Obstructive sleep apnea can be classified as mild, moderate, or severe, depending on how often the patient stops breathing during the night. With certain patients, mild sleep apnea may be managed without surgery or medical equipment. See the Managing section for more.
For moderate or severe sleep apnea, other treatment options are available. The most common and most effective is continuous positive airway pressure, or CPAP, a mask attached to a machine that blows air lightly to keep the airways open. Dental devices and surgery are also options for some people with obstructive sleep apnea.
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There are no medications for treating sleep apnea. However, your doctor may prescribe modafinil, a medication that can help with daytime sleepiness, if you continue to have significant sleepiness despite appropriate therapy of your sleep apnea.
If you are found to have obstructive sleep apnea, your doctor may prescribe CPAP (pronounced "SEE-pap"). CPAP is short for continuous positive airway pressure. This common and effective treatment provides pressure to the person's airway through a machine that blows air. The airflow from the CPAP machine is delivered through a mask that fits on the face and covers both the nose and mouth or just the nose. The compressed air flows into the airway and acts as a splint or a support to hold back the tongue, open the soft tissue that was obstructing the throat, and keep the airway open during sleep. This allows breathing to become more regular. Snoring stops and restful sleep is restored. Risk factors associated with untreated sleep apnea are greatly reduced when CPAP is used as prescribed by the doctor. In addition, the patient's quality of life often improves as the person is less tired and may have more energy.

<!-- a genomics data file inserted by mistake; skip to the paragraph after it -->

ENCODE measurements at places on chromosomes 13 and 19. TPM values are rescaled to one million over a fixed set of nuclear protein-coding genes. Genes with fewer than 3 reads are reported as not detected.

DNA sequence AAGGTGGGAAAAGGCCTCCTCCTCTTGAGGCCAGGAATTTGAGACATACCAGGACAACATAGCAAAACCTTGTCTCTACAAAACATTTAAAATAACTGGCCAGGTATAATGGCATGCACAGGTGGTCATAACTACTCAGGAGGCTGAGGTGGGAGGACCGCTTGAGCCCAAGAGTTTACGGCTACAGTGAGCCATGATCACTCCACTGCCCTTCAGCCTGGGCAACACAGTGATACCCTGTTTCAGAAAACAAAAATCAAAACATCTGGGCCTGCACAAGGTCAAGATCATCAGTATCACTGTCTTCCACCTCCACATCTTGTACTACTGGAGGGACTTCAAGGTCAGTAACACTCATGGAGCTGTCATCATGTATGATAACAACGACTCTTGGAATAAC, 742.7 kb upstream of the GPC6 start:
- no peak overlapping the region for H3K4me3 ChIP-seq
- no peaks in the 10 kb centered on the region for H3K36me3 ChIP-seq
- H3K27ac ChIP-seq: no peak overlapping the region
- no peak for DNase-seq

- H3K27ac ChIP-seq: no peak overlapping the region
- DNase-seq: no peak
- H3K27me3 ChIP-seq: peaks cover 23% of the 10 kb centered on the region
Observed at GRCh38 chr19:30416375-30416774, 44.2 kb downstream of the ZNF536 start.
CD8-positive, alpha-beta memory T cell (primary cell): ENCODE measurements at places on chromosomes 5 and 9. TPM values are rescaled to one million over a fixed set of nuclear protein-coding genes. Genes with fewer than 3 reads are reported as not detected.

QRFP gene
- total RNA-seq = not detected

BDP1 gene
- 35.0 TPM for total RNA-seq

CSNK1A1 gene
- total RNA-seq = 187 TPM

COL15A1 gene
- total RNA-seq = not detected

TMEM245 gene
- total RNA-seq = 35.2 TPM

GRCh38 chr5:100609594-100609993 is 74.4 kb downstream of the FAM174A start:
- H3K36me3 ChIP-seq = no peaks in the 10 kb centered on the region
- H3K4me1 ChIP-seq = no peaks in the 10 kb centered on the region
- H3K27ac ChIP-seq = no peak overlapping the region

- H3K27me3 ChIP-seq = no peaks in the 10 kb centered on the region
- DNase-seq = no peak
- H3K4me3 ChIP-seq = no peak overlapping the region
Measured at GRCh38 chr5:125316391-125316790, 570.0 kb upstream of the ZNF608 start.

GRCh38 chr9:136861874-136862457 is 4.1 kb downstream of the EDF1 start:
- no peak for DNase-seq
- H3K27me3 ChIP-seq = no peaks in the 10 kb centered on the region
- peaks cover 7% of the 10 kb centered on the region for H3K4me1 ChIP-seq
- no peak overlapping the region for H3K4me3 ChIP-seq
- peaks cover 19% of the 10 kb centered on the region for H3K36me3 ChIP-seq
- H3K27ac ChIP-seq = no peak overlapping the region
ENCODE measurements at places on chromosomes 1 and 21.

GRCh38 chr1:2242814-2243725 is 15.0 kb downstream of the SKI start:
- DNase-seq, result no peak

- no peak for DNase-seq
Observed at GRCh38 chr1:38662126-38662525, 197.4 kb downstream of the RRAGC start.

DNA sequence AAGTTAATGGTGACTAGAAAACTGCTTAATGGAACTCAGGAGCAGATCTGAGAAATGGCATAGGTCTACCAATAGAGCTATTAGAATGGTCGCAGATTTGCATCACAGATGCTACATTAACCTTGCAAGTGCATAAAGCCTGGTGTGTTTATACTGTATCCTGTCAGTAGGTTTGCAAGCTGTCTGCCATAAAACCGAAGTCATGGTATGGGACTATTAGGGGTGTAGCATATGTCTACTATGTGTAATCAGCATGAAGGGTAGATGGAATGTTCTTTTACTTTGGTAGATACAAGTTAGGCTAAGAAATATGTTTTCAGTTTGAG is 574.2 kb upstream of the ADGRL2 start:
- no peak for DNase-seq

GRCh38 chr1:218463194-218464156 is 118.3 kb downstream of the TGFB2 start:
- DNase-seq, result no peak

A DME (durable medical equipment) company will provide the CPAP equipment prescribed by your doctor. The insurance company involved may have an agreement with a specific company to provide this service to you. The DME provider should help you pick out a CPAP machine and mask. The provider should show you how to use and properly care for the equipment and also answer any questions you may have.